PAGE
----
South Africa Celebrates 30 Years of Freedom Amidst Inequality and a Looming Election

South Africa will celebrate 30 years of independence this Saturday, April 27, as the country commemorates the day in 1994 when millions voted in South Africa’s first democratic elections.

Every year on April 27, South Africans celebrate Freedom Day, which commemorates the end of apartheid, a cruel system of racial inequality.

Nonki Kunene, 72, walks through the corridors of Thabisang Primary School in Soweto, South Africa, recalling the thrill she and many others felt 30 years ago when they cast their first ballot.

Kunene stood in huge lines at this school on April 27, 1994, to vote in South Africa’s first democratic elections following years of white minority rule that denied Black South Africans basic rights.

Like many things in South Africa, the school has evolved, and what was once a school hall has been converted into multiple classrooms.

“I somehow wish we could go back to that day, because of how excited I was and the things that happened thereafter,” said Kunene, referring to Nelson Mandela becoming the country’s first ever Black president and the introduction of a new Constitution.

It afforded all South Africans equal rights, abolishing the racially discriminative system of apartheid.

Suffering under apartheid

For many who experienced apartheid, the suffering of those years remains etched in their collective memory.

“I cannot forget how we suffered at the hands of whites. In the city at night, there were white bikers with hair like this (describing a mohawk-like hairstyle) who would brutally assault a Black person if they saw them walking on a pavement. Those white boys were cruel.”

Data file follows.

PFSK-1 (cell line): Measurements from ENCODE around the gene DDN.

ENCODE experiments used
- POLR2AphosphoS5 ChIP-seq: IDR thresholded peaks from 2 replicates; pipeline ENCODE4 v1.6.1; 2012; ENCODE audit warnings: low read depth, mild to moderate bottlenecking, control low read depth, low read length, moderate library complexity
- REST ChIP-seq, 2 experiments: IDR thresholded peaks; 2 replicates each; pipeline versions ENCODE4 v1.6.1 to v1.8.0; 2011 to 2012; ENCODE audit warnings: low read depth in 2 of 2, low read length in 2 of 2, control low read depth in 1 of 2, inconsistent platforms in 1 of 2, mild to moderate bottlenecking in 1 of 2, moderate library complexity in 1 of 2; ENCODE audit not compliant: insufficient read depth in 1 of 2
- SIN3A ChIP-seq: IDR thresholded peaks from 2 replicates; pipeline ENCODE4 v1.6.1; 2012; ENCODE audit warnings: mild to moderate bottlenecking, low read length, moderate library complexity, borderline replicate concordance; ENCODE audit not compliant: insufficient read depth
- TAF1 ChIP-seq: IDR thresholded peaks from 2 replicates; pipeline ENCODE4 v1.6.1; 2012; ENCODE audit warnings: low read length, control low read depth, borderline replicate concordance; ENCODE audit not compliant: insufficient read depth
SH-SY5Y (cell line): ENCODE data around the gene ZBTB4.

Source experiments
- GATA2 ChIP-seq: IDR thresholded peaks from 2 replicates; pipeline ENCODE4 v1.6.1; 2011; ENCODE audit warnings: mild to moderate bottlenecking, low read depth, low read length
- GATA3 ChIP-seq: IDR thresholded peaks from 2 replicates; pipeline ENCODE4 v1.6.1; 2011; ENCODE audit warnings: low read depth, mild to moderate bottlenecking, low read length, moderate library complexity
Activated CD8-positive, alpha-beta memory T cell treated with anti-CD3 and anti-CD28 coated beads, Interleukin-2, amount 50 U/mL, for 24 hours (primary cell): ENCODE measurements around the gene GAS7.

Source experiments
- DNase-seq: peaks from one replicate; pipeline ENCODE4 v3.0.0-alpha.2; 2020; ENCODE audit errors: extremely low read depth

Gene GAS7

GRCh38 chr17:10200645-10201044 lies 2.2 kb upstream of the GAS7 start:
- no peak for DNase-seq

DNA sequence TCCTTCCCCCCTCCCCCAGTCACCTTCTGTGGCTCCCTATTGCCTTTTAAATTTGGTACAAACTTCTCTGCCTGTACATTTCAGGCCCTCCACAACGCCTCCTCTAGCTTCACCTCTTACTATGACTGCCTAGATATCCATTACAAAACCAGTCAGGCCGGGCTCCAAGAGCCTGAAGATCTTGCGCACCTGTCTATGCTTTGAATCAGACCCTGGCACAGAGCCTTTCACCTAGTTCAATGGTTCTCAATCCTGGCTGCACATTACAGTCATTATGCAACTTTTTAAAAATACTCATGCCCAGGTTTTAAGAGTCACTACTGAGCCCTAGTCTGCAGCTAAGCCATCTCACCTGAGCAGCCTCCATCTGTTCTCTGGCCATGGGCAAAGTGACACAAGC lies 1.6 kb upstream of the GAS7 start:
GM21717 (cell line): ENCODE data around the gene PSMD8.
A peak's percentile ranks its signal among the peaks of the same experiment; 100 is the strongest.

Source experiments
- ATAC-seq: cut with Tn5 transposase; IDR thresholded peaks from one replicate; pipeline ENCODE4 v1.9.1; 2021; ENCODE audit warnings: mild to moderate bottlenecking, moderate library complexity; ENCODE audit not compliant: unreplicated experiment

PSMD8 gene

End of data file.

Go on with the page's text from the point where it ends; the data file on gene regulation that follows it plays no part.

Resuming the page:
″If they saw you walking on the pavement, you would be assaulted so badly and left for dead,” said 87-year-old Lily Makhanya, whose late husband died while working in the anti-apartheid movement’s underground structures.

For Makhanya and many others who braved the long lines to vote 30 years ago, April 27, 1994, marked a turning point from a terrible past to a thriving future.

Today’s challenges

South Africa will celebrate 30 years of freedom and democracy on Saturday, but much of the joy and hope that marked that period has faded as Africa’s most developed economy faces a slew of challenges.

These include rising inequality, as the country’s Black majority continues to live in poverty and has an unemployment rate of more than 32%.

According to government data, more than 16 million South Africans rely on monthly welfare assistance to survive.

Public rallies on South African streets have become widespread as residents criticize the ruling African National Congress’ failure to provide job opportunities and basic utilities such as water and electricity.

An electricity crisis that has resulted in power outages that are wreaking havoc on the country’s economy has exacerbated the party’s problems, with businesses and homes often forced to go without power for up to 12 hours a day.

A country of grim contrasts

Sandton, an affluent Johannesburg suburb with gorgeous skyscrapers and expensive residences, exemplifies the economic prosperity experienced by a small percentage of the country’s population.

However, the township of Alexandra, just a few kilometers from Sandton, is a stark picture of the country’s predominantly poor Black majority, with sewage from busted pipes flowing on the streets and uncollected waste piling up on pavements.

Such paradoxes abound throughout the country’s biggest cities, including the capital Pretoria and Cape Town, and will remain at the heart of what is expected to be one of the country’s most hotly contested elections.


For the first time since 1994, surveys show that the ANC may earn less than 50% of the national vote, perhaps losing power if it does not form a coalition with some minor parties.

President Cyril Ramaphosa will address the nation on Freedom Day in Pretoria on Saturday.

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